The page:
Home Pay off Climbing from tunnels to towers returns for the first time in two years

Climbing from tunnels to towers returns for the first time in two years


Hundreds of people climbed 104 floors on Sunday as part of the Tunnel to Towers Foundation’s annual climb from One World Trade Center to the Observatory. The event was back after a two-year hiatus due to the pandemic.

“The first year I attended the event was the year right before COVID,” said attendee Susan Fiorentino. “After the event, as difficult as it was, as hot and sweaty as the day was, I was like I couldn’t wait to do it again, so it was disappointing but understandable why he couldn’t have place in the past 2 years.”

The first wave of climbers began their ascent at 5 a.m., but they weren’t climbing to climb. The event is a fundraiser for the Tunnel to Towers Foundation which raises money to pay off the mortgages of the families of injured and deceased first responders and veterans.

Many participants took up the challenge for their own particular reasons. Mia Coe said she climbed in honor of her mother who escaped the South Tower’s 103 floors on 9/11.

“FDNY, NYPD and all the other first responders combined with her courage and her strength and the grace of God is why she is here today and I can hug my mom,” Coe said.

The Tunnel to Towers Foundation was created to honor FDNY firefighter Stephen Siller who, after a shift in Brooklyn on 9/11, walked through the Brooklyn Battery Tunnel to the Twin Towers to help. He was one of 343 firefighters who died that day.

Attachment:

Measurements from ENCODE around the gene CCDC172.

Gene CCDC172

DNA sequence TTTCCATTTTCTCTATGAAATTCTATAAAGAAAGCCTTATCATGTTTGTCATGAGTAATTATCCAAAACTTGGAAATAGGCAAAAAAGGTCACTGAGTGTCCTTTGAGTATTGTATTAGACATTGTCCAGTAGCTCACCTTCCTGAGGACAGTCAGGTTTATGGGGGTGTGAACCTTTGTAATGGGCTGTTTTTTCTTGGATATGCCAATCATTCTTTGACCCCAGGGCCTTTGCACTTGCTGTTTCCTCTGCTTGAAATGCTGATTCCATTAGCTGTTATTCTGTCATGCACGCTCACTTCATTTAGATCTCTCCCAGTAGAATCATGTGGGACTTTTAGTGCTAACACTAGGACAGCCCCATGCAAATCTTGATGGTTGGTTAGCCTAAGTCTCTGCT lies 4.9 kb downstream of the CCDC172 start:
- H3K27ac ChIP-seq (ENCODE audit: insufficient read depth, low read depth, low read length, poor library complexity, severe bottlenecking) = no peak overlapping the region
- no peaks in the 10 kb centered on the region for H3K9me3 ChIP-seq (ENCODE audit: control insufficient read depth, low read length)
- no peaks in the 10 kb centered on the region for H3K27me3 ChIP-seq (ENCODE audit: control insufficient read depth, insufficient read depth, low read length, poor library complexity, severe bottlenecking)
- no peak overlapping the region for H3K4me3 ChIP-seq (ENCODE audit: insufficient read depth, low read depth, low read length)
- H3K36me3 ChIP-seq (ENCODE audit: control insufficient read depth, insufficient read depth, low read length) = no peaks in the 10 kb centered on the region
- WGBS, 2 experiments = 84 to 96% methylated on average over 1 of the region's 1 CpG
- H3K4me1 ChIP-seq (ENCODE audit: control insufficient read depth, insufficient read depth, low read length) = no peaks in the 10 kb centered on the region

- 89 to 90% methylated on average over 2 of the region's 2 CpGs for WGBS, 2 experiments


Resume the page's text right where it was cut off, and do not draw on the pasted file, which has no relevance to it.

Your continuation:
“Many were rescued thanks to the firefighters, especially those climbing the stairwells, saving lives that day. Most certainly our police officers too,” Siller’s brother and foundation CEO Frank Siller said Sunday. “And being able to allow people to come up the stairwell in honor of all these great Americans is important.”

Since the terrorist attacks, 287 firefighters have died of 9/11-related illnesses. Just last week, the FDNY announced more deaths over a four-day period.

“We were told after the Trade Center that some of the diseases would take 20 years to occur and unfortunately now we are paying the price,” said former FDNY commissioner Sal Cassano. “This week we’ve had four in four days, but in recent years they’ve become more frequent than we’d like.”

Attendees and organizers said that as the city continues to lose its heroes affected by 9/11-related illnesses, they will continue to step up and honor them through this small sacrifice and the fundraising associated with it. .